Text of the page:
Over 40% of Americans report not getting enough sleep at night. Those numbers prove especially dangerous within the transportation industry. Within the transportation industry, truck driver sleep apnea is a major concern that is not going unnoticed. In a recent poll, the National Sleep Foundation found truck drivers, train operators, and pilots reported being tired on the job, and sleepiness affecting their work.
Thanks to increased recommendations of the Federal Motor Carrier Safety Administration examiners are getting better at screening for those with truck driver sleep apnea based on numerous criteria.
Obstructive Sleep Apnea (OSA), is a sleep disorder that occurs when an individual’s upper airway closes off while they sleep, causing the person to temporarily quit breathing. “Even though the person is trying to breathe, the upper airway closes, blocks the airflow, oxygen drops, the heart and blood pressure are stressed by this,” explained Dr. Roseanne Barker of the Barker Sleep Institute. “There’s constant awakening through the night because of the breathing difficulties.”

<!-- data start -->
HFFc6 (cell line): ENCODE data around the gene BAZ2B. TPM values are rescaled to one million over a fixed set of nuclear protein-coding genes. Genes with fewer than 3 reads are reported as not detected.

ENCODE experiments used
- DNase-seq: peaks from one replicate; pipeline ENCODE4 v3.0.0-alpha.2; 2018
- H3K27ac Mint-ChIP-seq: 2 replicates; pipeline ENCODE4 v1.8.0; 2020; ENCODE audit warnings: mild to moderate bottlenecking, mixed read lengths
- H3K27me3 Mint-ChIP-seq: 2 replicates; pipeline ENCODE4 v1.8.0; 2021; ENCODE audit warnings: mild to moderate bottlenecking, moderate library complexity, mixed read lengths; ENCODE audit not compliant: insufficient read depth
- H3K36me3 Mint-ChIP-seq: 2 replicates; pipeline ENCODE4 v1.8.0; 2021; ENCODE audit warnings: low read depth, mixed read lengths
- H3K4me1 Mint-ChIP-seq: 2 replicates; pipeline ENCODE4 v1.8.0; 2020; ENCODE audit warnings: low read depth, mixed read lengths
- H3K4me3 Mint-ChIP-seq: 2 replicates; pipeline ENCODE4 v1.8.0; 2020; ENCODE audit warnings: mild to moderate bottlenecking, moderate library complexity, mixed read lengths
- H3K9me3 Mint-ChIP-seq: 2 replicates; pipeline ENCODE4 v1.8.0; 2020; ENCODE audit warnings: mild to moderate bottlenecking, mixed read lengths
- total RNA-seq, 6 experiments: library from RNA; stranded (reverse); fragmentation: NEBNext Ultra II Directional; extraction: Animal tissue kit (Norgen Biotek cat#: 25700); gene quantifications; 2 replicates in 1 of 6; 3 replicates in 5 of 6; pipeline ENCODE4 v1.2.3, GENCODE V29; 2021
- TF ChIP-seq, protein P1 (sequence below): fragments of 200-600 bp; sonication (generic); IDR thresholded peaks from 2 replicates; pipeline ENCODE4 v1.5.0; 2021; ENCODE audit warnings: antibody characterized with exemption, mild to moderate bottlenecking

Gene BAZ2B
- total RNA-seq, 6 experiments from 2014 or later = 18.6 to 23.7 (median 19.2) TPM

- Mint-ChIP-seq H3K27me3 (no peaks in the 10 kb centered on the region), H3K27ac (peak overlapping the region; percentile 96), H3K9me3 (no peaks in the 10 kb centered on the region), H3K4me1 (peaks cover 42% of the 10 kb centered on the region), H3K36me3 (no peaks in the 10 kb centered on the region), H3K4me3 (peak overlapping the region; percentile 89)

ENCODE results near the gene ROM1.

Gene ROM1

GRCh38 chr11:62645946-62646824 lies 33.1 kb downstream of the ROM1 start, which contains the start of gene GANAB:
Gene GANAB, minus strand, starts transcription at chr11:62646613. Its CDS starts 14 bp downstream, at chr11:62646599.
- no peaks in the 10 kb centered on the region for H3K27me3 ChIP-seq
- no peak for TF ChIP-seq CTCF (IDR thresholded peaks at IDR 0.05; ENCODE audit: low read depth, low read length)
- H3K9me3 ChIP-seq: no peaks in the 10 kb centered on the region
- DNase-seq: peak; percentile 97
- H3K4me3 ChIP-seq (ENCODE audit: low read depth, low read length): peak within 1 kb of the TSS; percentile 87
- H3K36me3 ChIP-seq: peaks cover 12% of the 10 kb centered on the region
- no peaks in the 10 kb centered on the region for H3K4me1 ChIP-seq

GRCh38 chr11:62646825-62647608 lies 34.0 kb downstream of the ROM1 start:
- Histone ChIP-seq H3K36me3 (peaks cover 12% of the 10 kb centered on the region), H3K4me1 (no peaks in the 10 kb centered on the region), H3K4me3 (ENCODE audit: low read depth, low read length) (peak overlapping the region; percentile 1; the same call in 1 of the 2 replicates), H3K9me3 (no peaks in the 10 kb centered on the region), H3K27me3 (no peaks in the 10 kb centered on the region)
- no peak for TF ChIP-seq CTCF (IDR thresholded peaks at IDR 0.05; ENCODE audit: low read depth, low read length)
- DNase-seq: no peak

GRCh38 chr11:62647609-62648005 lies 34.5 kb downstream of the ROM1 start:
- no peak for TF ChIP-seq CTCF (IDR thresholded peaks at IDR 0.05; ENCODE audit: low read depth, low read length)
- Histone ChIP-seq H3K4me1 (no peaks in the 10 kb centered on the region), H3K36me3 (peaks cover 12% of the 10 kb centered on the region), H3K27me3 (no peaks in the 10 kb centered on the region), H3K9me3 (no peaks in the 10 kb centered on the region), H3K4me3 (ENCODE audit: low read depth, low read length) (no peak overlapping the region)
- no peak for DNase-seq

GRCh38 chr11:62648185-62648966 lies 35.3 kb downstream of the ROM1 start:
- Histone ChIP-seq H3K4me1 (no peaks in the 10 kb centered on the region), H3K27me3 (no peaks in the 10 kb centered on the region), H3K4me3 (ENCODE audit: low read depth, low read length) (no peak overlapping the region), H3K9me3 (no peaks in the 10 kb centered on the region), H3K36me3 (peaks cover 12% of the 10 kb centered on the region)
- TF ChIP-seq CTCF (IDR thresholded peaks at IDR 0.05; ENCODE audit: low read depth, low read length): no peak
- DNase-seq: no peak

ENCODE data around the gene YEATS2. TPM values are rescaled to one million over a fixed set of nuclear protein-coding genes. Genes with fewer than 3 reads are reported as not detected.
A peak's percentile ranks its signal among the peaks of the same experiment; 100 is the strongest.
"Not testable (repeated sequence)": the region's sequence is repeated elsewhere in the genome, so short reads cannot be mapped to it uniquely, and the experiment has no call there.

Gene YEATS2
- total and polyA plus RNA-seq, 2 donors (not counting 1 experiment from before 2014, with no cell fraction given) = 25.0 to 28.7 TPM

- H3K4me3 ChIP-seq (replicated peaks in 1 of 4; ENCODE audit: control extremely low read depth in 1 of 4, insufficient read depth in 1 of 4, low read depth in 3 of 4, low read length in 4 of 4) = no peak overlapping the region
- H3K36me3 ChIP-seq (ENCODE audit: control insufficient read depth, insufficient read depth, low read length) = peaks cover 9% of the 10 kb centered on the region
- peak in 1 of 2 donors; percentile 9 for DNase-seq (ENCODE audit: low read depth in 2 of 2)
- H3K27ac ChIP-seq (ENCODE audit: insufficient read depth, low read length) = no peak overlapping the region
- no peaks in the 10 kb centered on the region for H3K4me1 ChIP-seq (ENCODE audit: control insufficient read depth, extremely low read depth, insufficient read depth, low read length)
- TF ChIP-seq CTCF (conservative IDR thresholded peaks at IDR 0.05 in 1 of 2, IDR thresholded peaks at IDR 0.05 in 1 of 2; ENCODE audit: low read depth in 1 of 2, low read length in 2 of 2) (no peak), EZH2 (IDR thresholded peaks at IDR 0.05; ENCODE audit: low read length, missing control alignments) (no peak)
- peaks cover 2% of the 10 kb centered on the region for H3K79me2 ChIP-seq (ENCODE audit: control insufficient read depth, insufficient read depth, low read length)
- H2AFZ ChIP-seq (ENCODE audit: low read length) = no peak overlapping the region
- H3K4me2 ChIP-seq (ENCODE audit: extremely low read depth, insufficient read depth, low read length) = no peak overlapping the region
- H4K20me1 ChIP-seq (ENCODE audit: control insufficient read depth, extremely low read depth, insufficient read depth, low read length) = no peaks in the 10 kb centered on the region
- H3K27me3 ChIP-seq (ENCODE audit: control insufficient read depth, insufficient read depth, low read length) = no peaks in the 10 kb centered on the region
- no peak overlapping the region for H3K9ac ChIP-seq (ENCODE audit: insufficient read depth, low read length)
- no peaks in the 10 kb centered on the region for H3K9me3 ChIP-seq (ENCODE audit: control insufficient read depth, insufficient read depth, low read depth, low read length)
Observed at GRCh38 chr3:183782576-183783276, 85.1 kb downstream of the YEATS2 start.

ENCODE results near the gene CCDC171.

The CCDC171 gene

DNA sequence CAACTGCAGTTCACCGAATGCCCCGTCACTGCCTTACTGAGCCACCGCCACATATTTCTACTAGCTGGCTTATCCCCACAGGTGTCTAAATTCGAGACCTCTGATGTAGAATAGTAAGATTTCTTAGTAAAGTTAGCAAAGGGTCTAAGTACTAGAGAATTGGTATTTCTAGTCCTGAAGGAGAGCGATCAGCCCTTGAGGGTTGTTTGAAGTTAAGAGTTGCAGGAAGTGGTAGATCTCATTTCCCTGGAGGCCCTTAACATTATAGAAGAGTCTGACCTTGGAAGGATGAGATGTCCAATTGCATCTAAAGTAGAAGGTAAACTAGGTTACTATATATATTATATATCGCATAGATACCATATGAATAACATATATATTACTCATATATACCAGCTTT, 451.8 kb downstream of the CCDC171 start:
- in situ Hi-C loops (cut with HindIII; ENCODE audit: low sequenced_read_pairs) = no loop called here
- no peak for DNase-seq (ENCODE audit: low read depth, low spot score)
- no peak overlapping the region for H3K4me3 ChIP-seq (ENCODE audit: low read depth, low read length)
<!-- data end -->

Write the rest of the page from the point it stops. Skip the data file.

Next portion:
In 2010, new rules were issued limiting flight hours and increasing rest times for pilots. Now, Dr. Barker says trucking companies are evaluating their drivers’ schedules, too. “They need to be extra sharp because they’re driving larger vehicles, or they may be transporting passengers, or hazardous materials. And so we need them to be even safer you could say than the general public out there driving.”
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